Two artists stand like bookends to the show, favouring conceptualism on the one hand and formalism on the other. In photographs of flake-strewn drapery by James Welling, the interest is less in seeing than in thinking about what’s left if you eliminate subject matter from photography. And Randy West’s pictures of subtly coloured fabric parallel the pretty emptiness of Colour Field painting. Although elegant, the works of Mr. Welling and Mr. West can make you long for a more expansively imaginative photographic embrace of the world.

Ken Johnson

The New York Times

Friday, August 6, 1999

Ocean Music: On Iain Stewart

Ian Tromp

In an ode to his master, Shams of Tabriz, the Persian poet Rumi spoke of "ocean music, / not the sad edge of surf, but the sound of no shore." This is the sound of Iain Stewart's seascapes. It is a melody playing through the landscapes and the boundless skies, through the littoral images on an edge between sea and land and sky ('Footsteps to Infinity',1992), and it is a background theme in the early series of photographs, Love's Rhythms and Sorrows. The eyes of an old woman in a picture from this 1989 series, 'Grandmother and Child', hold as much distance as the seas that would follow; and the placid sky behind her, the softened focus of the middle-ground, rhyme, too, with the serenity and grace of the landscapes and seas. Several writers have focused on what they describe as the minimalism of Stewart's photography, but his de-emphasizing overt signification is better read in light of the work of Abstract Expressionist painters such as Rothko and Clifford Still. Still could feel precisely where to place a stroke of red in order to introduce strong emotion in a painting, and Stewart similarly manages to hold within his pictures tremendous tenderness and mystery. Roland Barthes refers to the punctum of a photograph, "that accident which pricks me (but also bruises me, is poignant to me)", a point of visual or affective focus, which particularly holds the viewer's attention, around which the picture's feeling, its poignancy, coheres. Stewart, photographing the sea near midnight, at high summer on the Scottish west coast ('Sounding i’ 2000), records a moment of intense blue, and within the blue a distant radiance gives the image an optimistic, yearning edge. Quite how Barthes' idea of the punctum translates into such vast, decentred images as Stewart's is an interesting question. Works such as 'Harmony' (2000) and 'Veil' (1999) demonstrate a quality of diffuse attention that holds as equally important every element of the image, every millimetre of its surface, enlivening the entire photograph, charging it with visual and emotional energy. 'Sounding', also, with its sliver of distant light that brings a note of longing to the image, is animated with great variations in texture and colour, which give the eye a surface to cross and read and rediscover. As Rumi observes, "In the ocean are many bright strands / and many dark strands like veins that are seen / when a wing is lifted up"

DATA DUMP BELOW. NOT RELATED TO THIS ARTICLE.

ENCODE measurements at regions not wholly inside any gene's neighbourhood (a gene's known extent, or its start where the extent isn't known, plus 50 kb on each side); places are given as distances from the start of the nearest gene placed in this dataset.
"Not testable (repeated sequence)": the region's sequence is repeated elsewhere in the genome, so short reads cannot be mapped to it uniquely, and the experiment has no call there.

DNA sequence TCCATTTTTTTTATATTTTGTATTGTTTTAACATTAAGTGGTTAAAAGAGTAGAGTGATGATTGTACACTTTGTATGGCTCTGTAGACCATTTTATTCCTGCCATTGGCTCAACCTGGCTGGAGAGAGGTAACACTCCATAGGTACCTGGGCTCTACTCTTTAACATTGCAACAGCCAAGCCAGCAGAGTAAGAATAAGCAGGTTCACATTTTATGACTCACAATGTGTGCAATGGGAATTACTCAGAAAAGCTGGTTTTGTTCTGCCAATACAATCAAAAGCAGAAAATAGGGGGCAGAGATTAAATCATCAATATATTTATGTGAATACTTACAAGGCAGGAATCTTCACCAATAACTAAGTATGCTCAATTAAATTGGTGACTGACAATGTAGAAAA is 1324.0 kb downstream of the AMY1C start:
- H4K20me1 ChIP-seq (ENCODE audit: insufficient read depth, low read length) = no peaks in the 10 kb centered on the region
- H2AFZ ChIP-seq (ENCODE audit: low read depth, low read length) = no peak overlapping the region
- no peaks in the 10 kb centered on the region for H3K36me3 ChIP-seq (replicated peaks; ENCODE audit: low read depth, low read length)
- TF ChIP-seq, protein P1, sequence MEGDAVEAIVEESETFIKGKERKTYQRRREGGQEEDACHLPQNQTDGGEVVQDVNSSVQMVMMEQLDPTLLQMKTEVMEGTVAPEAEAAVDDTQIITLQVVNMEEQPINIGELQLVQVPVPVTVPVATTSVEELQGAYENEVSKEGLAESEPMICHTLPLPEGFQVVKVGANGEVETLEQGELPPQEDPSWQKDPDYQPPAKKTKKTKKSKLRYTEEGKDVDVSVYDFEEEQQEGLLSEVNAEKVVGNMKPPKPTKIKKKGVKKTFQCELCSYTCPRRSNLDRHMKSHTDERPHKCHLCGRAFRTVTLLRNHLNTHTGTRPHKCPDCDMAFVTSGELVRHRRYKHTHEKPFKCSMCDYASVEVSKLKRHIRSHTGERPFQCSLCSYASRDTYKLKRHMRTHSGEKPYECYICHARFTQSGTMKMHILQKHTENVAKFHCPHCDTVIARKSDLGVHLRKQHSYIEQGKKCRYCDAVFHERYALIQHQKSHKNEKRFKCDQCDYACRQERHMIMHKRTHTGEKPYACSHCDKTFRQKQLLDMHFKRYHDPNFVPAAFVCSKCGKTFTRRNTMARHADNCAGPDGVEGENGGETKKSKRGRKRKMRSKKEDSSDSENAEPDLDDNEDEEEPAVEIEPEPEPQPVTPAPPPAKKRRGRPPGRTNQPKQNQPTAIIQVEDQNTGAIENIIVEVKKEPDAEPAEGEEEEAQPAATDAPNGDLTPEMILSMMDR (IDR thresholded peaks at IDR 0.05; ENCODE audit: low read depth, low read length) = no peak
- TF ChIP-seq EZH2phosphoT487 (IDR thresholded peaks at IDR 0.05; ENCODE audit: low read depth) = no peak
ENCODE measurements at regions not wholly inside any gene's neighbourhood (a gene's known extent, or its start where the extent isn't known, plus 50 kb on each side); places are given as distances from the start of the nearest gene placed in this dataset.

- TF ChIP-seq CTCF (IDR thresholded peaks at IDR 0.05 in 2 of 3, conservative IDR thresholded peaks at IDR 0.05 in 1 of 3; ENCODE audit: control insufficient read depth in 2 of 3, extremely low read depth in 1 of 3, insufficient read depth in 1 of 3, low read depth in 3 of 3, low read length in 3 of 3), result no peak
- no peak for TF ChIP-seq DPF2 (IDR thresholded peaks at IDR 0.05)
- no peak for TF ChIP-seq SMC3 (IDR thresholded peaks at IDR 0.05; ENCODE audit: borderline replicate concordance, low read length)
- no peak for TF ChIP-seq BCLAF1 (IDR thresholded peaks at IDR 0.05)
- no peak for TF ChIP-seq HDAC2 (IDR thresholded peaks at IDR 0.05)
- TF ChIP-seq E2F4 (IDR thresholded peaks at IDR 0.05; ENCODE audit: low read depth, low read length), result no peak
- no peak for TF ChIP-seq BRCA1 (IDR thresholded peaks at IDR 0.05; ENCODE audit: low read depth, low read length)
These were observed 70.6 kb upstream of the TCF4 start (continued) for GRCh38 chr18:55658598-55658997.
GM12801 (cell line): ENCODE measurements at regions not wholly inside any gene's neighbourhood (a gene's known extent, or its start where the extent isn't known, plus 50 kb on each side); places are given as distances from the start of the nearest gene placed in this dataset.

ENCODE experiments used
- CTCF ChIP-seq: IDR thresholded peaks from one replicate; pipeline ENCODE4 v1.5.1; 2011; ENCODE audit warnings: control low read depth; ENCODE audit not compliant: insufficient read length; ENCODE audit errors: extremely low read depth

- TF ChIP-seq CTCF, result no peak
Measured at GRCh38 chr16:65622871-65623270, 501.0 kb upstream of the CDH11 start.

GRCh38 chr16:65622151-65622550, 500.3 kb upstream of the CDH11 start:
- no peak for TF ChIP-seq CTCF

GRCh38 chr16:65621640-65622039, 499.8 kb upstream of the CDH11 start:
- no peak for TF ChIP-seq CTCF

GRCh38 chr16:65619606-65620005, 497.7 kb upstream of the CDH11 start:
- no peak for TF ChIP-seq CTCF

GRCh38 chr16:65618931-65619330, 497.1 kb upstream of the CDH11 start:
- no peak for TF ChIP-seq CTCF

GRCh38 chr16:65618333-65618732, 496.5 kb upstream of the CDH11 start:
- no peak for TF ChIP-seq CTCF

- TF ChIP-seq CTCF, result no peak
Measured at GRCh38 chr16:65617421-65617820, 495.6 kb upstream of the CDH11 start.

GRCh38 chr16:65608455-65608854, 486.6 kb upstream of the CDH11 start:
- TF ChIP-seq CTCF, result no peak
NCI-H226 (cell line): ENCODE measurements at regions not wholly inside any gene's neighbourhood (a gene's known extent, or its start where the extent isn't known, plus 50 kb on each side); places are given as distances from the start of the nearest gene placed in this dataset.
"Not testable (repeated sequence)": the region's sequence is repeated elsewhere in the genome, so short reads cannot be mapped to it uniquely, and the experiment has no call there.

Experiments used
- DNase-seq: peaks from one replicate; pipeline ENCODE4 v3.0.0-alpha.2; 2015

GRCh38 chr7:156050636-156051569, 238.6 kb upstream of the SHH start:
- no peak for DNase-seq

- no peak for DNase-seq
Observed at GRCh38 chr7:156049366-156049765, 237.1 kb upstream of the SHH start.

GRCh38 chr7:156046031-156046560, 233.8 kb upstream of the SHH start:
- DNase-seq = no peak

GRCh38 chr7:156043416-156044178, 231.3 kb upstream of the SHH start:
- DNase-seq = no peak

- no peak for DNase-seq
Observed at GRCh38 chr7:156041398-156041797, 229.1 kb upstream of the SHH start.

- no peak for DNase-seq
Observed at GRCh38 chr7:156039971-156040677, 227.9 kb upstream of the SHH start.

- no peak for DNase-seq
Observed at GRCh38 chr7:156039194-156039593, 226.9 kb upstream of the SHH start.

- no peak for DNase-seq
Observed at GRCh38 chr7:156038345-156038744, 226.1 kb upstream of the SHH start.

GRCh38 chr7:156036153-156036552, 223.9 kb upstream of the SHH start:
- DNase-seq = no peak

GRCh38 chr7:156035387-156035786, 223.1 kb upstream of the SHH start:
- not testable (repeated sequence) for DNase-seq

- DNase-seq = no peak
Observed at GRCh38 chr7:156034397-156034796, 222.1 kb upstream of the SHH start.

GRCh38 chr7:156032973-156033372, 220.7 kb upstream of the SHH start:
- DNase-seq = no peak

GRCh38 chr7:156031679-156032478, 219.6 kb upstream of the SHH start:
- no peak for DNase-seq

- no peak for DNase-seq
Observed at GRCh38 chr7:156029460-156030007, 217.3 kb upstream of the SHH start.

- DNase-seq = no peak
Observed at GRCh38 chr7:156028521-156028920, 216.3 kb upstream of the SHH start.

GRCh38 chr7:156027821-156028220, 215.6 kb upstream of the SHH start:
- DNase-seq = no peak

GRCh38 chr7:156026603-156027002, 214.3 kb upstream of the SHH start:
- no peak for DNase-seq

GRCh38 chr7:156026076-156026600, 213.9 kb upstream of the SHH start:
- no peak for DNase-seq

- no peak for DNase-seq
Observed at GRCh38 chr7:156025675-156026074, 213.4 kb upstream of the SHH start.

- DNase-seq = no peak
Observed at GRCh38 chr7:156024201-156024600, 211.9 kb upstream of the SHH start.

The drama of the blue-black clouds of 'Eclipse' (1999) counterpoint the encompassing blankness of 'Veil'. The sun is a powerful visualisation of immanence, and the manner in which Stewart represents it in these two pictures - obscured in the one by weather, which cancels the seen to white, and in the other by planetary interference, with its attendant weird light effects - could stand for opposed views of the world.